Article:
Rolling Stone Editor Believes There is a Pro-Israeli Media Bias in America
Most NBers are likely unfamiliar with the name Eric Boehlert. He is a contributing editor for Rolling Stone magazine that used to write for Salon, and has a book out called “Lapdogs: How the Press Rolled Over For Bush.” In it, he accused the media of actually having a pro-Bush bias in a book that the Washington Post’s Book World comically declared was “written as though a cadre of Bill Clinton's defenders were its editors.”
Well, Boehlert is at it again, this time claiming at Huffington Post that “the Arab-Israeli conflict is told in the United States mostly through the eyes of Israelis, and that's especially true on cable news channels.”
Boehlert’s angst stemmed from watching CNN on Thursday after reading a Reuters article about 53 Lebanese civilians being killed in an Israeli attack, “a fact that struck [him] as central to the unfolding story” in the Middle East:
Later, I went back and checked CNN's reporting, via TVeyes.com, and discovered that throughout the day CNN repeatedly reported on the lone Israeli civilian causality without making any mention of the more than 50 Lebanese civilian casualties. To be exact, CNN did that at 10:31 a.m., 11:02, 12:09 p.m., 12:19, 1:00, 1:30, 1:52, 2:00, 2:17, 2:30, 2:50, and 4:04.
Boehlert then asked his readers a question that is sure to raise some eyebrows:
Has CNN gotten to the point where it won't report pertinent facts that are essential in putting the story in context? Facts that certainly would have helped viewers understand some of the international criticism Israel was coming under for what the European Union called a "disproportionate" military response to the conflict at hand.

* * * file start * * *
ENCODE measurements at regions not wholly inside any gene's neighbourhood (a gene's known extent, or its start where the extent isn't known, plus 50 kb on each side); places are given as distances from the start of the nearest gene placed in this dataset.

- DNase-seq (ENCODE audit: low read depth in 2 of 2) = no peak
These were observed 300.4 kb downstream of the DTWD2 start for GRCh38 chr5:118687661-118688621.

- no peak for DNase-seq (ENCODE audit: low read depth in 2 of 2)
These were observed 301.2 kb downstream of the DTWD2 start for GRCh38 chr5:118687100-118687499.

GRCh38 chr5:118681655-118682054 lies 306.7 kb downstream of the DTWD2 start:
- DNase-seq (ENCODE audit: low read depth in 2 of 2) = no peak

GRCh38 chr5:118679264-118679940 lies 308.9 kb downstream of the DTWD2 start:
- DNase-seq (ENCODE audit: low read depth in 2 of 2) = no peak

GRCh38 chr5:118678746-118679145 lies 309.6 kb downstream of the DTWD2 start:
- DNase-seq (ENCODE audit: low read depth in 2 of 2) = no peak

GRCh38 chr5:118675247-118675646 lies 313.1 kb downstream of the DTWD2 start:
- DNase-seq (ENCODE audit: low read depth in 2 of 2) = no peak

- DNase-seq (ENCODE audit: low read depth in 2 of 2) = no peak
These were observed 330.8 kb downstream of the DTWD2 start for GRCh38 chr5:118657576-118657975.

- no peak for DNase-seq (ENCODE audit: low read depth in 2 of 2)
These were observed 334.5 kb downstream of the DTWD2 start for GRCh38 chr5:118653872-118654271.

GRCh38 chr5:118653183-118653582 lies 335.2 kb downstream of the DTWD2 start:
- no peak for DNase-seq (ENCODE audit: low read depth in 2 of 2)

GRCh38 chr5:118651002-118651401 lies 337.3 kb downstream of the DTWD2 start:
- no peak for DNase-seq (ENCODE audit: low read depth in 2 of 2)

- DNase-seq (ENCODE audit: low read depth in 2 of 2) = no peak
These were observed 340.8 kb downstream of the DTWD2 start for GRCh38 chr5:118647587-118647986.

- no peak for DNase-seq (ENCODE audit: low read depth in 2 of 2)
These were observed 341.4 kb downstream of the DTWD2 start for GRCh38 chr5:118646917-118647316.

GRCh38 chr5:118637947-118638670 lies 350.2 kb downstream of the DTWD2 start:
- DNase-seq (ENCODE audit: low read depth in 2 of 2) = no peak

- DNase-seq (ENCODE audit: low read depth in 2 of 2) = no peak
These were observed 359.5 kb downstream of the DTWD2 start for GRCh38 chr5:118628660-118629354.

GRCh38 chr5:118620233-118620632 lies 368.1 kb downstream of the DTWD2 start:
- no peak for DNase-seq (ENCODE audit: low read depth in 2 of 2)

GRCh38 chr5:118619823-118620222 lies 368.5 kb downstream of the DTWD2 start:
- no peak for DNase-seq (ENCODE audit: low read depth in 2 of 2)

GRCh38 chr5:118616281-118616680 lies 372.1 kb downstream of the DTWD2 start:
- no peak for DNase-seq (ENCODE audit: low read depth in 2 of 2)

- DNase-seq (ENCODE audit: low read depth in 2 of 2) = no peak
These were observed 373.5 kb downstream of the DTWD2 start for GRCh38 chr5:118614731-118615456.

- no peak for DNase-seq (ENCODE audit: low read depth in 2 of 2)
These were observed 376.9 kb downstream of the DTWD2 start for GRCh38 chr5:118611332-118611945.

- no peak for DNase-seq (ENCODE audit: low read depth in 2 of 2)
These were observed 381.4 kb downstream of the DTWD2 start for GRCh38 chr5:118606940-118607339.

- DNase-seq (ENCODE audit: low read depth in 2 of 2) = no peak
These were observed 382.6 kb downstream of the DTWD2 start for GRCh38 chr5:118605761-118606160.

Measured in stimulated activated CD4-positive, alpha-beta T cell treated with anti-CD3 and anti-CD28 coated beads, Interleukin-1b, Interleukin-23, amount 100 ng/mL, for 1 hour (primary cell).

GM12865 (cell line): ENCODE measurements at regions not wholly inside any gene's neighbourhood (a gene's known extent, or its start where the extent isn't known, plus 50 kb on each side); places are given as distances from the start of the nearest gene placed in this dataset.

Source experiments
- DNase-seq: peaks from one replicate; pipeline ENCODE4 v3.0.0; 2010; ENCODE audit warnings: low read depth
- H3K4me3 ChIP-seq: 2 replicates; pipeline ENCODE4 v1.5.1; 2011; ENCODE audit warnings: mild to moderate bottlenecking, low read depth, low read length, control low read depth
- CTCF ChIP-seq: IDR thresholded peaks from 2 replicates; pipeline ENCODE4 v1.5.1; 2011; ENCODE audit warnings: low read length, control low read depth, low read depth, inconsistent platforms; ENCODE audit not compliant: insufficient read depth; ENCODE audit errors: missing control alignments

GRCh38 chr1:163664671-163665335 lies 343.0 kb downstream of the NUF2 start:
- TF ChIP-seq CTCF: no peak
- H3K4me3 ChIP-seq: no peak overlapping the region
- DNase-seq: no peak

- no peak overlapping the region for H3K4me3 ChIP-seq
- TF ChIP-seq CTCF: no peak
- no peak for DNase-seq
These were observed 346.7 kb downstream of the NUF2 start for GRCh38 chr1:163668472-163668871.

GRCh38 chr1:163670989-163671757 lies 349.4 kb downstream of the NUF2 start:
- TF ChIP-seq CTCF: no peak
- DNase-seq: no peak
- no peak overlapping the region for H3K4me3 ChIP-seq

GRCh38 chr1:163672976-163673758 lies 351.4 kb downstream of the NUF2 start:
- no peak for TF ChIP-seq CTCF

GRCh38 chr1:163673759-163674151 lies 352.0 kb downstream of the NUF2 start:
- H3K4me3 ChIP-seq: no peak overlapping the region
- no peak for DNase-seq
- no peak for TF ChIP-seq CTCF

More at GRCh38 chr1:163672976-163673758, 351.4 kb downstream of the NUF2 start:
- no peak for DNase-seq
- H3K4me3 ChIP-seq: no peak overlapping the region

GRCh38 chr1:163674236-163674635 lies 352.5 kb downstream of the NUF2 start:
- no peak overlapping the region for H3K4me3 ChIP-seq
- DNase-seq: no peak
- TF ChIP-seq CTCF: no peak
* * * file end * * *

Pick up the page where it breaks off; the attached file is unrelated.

You’re a contributing editor for Rolling Stone, and you’re just now starting to realize that news organizations don’t report pertinent facts about stories when it fits their agenda? That being the case, Boehlert's conclusion won't likely be very surprising:
I imagine it is quite safe to say that few conservatives would agree with Boehlert’s contention that the American press is pro-Israeli and anti-Arab. After all, it wasn’t anti-Israeli cartoons that the media chose not to share with Americans a few months back, was it?
At this point I don't think it's even controversial to suggest the Arab-Israeli conflict is told in the United States mostly through the eyes of Israelis, and that's especially true on cable news channels. American news organizations have more resources in Israel, better sources within the Israeli government and most American viewers likely consider the Israeli's more like 'us.' And if you don't think there's a difference on how the U.S. media cover the warring sides, then try to imagine what the press coverage would have looked like yesterday if 50 Israeli citizens had been killed by the missiles that hit Haifa.